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A step up for horticultural workers

July 1, 2015
Tutor Mike Beedie and long-time Gisborne grower Tim Egan.

Tutor Mike Beedie and long-time Gisborne grower Tim Egan.

The Gisborne horticultural industry will be better equipped in the future thanks to EIT Tairāwhiti’s Certificate in Sustainable Horticulture (Fruit Production) programme.

The 20-week programme has been moulded on a similar very successful model being run at EIT Hawke’s Bay.

Acting Head of School for Primary Industries, Steve Phelps, says key to the local programme is the partnership with industry.

“To ensure we are producing fit-for-purpose students for the Tairāwhiti region, we established a small working group to identify the local skill requirements” says Phelps.

The students involved will have first-hand experience on operational orchards that could lead to full-time employment at the end of the programme.

The move has been welcomed by long-time Gisborne grower Tim Egan, who is also on the Labour Governance Group.

“We work with a lot of government agencies and educational institutes to make sure there is enough labour to meet our future needs. Although there are a large group of unemployed people in Gisborne, we are short of skilled labour,” says Egan. “It is important that we have the right skill base for the industry, and this programme will go some way to achieving that.”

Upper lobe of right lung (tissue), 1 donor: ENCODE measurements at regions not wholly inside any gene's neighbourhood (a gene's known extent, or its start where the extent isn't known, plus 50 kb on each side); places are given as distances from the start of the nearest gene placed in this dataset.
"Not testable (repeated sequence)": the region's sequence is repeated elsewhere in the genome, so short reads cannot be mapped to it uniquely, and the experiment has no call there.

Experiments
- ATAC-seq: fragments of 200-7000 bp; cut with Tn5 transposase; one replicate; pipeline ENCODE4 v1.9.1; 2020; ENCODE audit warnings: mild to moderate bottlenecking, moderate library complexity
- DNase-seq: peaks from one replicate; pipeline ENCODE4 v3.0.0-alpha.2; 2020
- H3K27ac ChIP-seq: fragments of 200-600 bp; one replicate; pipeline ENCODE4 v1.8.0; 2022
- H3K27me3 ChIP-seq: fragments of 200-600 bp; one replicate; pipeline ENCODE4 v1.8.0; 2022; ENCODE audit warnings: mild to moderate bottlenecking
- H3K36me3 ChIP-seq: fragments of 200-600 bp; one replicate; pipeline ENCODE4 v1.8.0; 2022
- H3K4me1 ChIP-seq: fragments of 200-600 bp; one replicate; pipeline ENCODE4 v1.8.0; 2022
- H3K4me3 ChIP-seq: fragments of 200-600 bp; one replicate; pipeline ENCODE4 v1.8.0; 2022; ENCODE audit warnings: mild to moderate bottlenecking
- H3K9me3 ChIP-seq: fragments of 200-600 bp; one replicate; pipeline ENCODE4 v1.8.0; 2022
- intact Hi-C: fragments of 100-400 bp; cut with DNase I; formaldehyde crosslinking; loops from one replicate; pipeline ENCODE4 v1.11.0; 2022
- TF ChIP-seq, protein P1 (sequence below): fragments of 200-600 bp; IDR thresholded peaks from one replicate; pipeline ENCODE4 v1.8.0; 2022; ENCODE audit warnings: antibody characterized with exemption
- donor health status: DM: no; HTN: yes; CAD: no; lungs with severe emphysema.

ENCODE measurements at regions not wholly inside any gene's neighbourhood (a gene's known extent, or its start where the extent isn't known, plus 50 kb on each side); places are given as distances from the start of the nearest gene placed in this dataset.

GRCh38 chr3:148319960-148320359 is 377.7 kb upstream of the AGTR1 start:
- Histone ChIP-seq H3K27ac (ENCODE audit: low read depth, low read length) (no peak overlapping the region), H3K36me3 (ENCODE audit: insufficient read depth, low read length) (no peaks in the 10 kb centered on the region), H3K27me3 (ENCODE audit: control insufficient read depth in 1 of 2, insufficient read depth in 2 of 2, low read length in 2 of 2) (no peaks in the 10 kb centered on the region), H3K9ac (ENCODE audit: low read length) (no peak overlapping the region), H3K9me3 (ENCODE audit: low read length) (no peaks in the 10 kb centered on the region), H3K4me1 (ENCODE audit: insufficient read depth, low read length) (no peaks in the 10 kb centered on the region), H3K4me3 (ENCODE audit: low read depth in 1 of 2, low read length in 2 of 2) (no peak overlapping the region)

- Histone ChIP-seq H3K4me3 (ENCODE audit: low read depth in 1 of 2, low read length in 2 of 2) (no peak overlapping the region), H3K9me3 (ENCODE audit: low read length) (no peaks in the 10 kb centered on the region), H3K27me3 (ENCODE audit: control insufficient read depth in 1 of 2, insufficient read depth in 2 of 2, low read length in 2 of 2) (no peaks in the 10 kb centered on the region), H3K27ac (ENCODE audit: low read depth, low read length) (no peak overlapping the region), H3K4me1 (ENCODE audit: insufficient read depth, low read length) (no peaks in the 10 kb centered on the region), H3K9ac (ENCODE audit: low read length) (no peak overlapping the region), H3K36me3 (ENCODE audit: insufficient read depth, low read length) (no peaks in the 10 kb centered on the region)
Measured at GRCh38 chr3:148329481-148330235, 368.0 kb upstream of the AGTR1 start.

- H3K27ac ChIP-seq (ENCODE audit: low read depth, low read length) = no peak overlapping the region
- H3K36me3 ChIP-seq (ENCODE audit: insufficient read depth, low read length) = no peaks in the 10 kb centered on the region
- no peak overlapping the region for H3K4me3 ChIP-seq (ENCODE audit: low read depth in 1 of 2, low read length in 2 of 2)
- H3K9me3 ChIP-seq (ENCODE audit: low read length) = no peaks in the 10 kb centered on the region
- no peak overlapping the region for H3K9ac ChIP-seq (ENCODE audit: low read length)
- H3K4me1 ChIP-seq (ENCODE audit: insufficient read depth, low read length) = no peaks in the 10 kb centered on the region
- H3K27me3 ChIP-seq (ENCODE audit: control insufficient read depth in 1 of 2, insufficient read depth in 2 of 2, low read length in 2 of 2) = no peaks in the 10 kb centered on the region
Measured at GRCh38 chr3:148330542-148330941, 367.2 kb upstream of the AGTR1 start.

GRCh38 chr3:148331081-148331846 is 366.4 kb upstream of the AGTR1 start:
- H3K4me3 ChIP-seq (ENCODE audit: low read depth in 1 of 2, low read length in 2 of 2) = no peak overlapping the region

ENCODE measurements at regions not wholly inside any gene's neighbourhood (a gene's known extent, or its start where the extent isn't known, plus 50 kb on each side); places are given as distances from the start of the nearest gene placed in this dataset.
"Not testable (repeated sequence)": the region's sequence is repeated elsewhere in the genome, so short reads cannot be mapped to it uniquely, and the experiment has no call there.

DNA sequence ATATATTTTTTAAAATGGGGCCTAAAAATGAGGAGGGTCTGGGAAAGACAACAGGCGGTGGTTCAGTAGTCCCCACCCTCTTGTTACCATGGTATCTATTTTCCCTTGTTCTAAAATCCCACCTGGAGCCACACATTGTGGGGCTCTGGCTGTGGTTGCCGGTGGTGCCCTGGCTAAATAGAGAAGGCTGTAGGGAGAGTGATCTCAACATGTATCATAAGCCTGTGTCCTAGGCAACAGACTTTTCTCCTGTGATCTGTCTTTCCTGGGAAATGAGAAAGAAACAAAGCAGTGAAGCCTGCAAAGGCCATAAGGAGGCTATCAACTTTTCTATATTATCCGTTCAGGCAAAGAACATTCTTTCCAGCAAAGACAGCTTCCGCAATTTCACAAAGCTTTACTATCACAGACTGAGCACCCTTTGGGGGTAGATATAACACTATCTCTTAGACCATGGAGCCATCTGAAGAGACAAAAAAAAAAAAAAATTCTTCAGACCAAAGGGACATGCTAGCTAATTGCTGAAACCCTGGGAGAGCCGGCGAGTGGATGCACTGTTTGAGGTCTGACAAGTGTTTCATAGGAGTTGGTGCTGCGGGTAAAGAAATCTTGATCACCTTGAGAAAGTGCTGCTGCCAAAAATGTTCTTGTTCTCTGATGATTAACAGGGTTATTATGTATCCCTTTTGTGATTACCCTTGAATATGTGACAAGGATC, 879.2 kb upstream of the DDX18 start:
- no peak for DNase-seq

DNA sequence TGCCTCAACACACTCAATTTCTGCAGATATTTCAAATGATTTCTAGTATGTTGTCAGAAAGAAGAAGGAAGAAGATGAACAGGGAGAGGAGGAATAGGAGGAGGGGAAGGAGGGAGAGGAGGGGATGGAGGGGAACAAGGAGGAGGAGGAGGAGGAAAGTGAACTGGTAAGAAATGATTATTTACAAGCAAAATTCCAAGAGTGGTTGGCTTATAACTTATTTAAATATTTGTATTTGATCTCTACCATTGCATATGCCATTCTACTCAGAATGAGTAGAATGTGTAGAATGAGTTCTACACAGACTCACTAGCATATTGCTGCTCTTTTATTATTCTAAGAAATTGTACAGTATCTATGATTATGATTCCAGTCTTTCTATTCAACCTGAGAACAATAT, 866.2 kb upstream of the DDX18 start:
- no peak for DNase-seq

Egan says the horticultural industry is an exciting one to be a part of, with plenty of educational pathways.

“This is an important and logical next step for us all. This is a course that we have helped design to meet our needs, so those coming through are what we are looking for and will be able to get full-time jobs.

Everyone is committed to making this succeed.”

Programme coordinator and lecturer Mike Beedie says it is a very holistic approach. Students will have a 22-hour contact week , leaving them the opportunity to still complete casual work.

The horticultural industry is one of the most valuable to the Gisborne-East Coast region economy, with around 9000 hectares included in cropping, permanent crops and viticulture, among other things.

The course starts on July 20 and is limited to 16 students. The timing has been set to start postharvest, so those working in pack houses can enrol in the course.